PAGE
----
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A customer escaped the Jersey City attack. He says it was clear the shooters 'came to kill'

Orthodox Jewish men carry the casket with Mindel Ferencz who was killed in a kosher market that was the site of a gun battle. By Nicole Chavez, Madeline Holcombe and Jason Hanna, CNN

(CNN) -- When bullets started flying at a kosher supermarket in Jersey City, David Lax pushed his way past one of the shooters to escape.

Lax was in the JC Kosher Supermarket on Tuesday when a heavily armed man and woman stormed in, killing three people before engaging in an hours-long standoff with police.

"The way they came in, they came to kill, to shoot," Lax, who runs an appliance repair shop in the neighborhood, told CNN on Friday.

Lax said he initially hid in the salad bar area and saw the male shooter, wearing a black raincoat, pass by him. When he stood up, the female shooter carrying a "long gun" was facing him.

"The second she starts pivoting herself, I just went right in and push back her arm and just run right out of the store," Lax said.

He said the woman fired her weapon at him as he ran out of the store. Surveillance footage captured the moment the shooters opened fire as they walk inside the market. A man, who NBC News has identified as Lax, runs out the store and across the street. He said he was lucky because he ran in front of a car that seconds later pulled away from the store.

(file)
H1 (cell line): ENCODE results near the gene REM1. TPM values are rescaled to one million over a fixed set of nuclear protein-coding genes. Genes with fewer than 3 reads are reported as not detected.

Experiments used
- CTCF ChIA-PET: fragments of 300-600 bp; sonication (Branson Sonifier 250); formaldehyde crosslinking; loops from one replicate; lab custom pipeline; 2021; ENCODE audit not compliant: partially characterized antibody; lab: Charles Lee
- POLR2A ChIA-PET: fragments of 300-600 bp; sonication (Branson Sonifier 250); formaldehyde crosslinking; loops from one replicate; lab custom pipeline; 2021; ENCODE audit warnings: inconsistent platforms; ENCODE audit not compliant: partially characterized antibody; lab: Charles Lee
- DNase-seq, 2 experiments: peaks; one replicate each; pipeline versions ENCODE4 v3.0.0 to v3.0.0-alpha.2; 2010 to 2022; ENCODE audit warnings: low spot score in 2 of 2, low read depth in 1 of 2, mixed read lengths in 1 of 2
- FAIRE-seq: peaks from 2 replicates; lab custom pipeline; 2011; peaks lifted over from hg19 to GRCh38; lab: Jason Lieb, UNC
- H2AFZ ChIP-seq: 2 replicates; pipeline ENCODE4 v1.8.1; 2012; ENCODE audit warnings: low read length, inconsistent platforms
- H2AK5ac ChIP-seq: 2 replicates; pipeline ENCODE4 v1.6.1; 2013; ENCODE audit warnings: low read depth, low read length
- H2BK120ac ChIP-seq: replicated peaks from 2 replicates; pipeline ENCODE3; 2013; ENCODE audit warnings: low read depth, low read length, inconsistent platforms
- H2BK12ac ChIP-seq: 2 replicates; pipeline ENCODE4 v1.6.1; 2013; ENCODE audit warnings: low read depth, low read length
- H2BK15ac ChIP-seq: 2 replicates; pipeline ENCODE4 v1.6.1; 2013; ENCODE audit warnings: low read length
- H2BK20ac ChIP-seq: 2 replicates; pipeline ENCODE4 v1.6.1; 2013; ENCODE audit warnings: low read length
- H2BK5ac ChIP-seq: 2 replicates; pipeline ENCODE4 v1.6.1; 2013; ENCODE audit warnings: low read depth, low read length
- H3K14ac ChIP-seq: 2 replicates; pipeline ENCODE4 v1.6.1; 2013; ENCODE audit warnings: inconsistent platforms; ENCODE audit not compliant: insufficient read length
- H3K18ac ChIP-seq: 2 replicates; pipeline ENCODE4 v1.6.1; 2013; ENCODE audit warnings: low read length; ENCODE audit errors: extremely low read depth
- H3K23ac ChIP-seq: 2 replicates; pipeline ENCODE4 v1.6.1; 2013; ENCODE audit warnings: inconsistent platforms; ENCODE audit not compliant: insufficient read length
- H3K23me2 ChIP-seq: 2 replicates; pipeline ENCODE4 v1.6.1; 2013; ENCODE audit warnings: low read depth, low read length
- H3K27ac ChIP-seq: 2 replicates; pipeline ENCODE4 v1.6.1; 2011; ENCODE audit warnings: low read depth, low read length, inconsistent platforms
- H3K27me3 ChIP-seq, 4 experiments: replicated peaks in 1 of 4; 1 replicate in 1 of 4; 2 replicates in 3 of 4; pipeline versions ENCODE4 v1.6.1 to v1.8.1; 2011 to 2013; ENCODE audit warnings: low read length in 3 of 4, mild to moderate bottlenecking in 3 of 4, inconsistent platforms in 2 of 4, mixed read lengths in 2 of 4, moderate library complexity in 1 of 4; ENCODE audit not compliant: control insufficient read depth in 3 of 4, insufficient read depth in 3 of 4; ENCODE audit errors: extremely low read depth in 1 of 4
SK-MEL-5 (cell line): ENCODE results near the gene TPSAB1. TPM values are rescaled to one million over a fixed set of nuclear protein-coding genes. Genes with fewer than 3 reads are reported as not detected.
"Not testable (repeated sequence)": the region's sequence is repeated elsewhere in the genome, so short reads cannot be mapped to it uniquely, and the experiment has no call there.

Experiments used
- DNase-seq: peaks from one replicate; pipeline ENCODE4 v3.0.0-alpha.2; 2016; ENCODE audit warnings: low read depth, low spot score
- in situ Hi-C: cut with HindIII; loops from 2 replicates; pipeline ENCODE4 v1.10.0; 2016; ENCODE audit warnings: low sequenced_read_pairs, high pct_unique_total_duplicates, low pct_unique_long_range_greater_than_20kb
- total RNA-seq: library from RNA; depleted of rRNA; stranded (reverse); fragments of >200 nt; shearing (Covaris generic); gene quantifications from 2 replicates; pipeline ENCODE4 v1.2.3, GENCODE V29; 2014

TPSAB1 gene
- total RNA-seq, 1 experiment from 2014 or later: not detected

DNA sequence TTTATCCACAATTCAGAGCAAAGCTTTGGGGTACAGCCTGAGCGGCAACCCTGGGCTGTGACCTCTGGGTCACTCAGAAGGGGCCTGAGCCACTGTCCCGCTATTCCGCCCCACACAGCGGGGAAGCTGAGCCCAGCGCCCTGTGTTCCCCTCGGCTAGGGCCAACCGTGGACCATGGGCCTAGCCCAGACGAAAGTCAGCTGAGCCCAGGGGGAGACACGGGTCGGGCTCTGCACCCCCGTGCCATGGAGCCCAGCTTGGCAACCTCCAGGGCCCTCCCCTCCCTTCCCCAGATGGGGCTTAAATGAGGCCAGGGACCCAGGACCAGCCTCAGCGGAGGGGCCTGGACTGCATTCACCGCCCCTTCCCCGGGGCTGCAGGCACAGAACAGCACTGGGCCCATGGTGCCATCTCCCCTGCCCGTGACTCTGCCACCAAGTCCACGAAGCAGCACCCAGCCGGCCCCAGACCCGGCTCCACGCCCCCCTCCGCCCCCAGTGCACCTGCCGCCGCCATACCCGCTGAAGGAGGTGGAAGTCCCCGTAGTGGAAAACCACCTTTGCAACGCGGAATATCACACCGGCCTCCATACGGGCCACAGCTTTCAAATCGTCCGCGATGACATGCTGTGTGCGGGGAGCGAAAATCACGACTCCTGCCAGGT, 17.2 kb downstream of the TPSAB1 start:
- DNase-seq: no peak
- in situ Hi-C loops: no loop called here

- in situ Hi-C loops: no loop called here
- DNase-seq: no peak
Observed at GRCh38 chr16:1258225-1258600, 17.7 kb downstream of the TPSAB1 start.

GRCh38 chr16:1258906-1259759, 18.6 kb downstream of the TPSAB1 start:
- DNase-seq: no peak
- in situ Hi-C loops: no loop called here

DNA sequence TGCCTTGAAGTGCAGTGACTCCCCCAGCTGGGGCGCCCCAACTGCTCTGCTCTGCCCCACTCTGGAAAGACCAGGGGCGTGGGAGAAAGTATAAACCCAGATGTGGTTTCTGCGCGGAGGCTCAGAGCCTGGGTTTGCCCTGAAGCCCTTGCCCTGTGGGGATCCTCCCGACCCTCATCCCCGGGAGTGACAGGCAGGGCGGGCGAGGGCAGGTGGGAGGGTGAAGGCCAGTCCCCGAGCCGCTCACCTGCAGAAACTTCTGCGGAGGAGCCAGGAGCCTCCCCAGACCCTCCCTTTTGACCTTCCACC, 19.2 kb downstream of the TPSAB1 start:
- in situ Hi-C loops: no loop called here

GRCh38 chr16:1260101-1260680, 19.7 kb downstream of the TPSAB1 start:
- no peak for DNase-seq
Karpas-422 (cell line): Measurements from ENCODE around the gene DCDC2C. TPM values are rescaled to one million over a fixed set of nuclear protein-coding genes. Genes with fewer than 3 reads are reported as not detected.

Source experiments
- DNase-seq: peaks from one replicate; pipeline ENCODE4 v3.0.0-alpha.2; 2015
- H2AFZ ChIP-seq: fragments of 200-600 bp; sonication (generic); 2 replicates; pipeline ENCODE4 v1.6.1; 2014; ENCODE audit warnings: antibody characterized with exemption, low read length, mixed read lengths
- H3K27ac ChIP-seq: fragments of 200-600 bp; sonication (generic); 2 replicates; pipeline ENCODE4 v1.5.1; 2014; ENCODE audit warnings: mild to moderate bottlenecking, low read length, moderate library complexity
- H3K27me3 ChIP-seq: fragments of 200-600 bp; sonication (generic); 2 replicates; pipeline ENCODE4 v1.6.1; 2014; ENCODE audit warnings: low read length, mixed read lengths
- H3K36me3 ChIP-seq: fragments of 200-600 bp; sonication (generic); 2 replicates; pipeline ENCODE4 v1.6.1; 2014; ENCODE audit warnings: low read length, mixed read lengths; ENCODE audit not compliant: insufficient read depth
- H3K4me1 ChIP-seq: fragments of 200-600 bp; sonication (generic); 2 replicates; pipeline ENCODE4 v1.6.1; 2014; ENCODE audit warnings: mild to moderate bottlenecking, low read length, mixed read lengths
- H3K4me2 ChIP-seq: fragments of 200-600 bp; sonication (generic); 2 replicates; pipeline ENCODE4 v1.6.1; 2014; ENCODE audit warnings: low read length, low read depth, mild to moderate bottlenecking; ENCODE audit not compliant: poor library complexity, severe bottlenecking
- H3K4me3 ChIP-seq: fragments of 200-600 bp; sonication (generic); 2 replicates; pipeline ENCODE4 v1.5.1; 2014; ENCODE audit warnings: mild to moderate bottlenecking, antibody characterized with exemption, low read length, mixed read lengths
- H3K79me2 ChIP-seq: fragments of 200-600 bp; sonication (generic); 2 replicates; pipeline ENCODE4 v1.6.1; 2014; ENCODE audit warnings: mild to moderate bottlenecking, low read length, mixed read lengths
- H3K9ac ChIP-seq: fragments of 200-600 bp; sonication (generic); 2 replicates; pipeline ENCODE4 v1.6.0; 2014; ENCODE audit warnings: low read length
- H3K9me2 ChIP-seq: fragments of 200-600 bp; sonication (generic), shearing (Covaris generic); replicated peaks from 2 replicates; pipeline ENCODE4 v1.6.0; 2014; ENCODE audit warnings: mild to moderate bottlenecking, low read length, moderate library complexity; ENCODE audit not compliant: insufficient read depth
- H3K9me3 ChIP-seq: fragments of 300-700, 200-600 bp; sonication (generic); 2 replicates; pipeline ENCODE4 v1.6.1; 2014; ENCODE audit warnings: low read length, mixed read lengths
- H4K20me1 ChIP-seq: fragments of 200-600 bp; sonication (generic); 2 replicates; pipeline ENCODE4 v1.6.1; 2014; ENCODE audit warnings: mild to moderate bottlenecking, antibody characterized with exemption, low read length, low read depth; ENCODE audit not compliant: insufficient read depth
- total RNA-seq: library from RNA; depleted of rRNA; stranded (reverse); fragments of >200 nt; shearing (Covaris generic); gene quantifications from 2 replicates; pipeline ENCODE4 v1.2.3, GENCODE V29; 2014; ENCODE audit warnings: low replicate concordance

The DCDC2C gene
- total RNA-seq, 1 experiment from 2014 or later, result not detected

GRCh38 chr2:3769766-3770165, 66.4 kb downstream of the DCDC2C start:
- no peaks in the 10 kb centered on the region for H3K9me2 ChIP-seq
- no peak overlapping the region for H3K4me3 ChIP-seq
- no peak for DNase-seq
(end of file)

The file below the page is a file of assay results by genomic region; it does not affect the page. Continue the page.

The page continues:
"I didn't look right or left, I just ran for my life," he said.

Attack was an act of terrorism, officials say

Authorities are not yet sure why the shooters, David N. Anderson, 47, and Francine Graham, 50, attacked the store, New Jersey Attorney General Gurbir S. Grewal said. But it is being investigated as an act of terrorism with "a hate-crime bias slant."

"We believe the suspects held views that reflected hatred of the Jewish people, as well as a hatred of law enforcement," Grewal said, citing evidence and witness interviews.

Jersey City Mayor Steven Fulop said Friday it was important to call out anti-Semitism.

"We've always had a diverse community and I think people need to realize that if anti-Semitism can exist in a place that's accustomed to diversity, it can really exist anywhere," Fulop told CNN's "New Day."

"And every day and every moment that you don't call it out, you're wasting an opportunity to bring attention to it because there's less eyes focused on it."

Both shooters expressed an interest in the Black Hebrew Israelites movement, though neither appear to have formal links to the movement, Grewal said. Some members of the movement have expressed anti-Semitic sentiments in the past.

"Our community has been terrorized once again by violent anti-Semitism," Jonathan Greenblatt, CEO of the Anti-Defamation League, said in a statement. "From Pittsburgh to Poway, and now to Jersey City, the disease that is anti-Semitism has clearly spread to epidemic proportions."

"But we will not be defeated, we will not stand down, we will not be intimidated," Greenblatt said.

Investigators are checking a note found in a stolen U-Haul truck that the killers drove to the market -- a note that contained both anti-Semitic and anti-police writing, a law enforcement source told CNN. Posts with similar sentiments also have been found on social media linked to the shooters, the source said.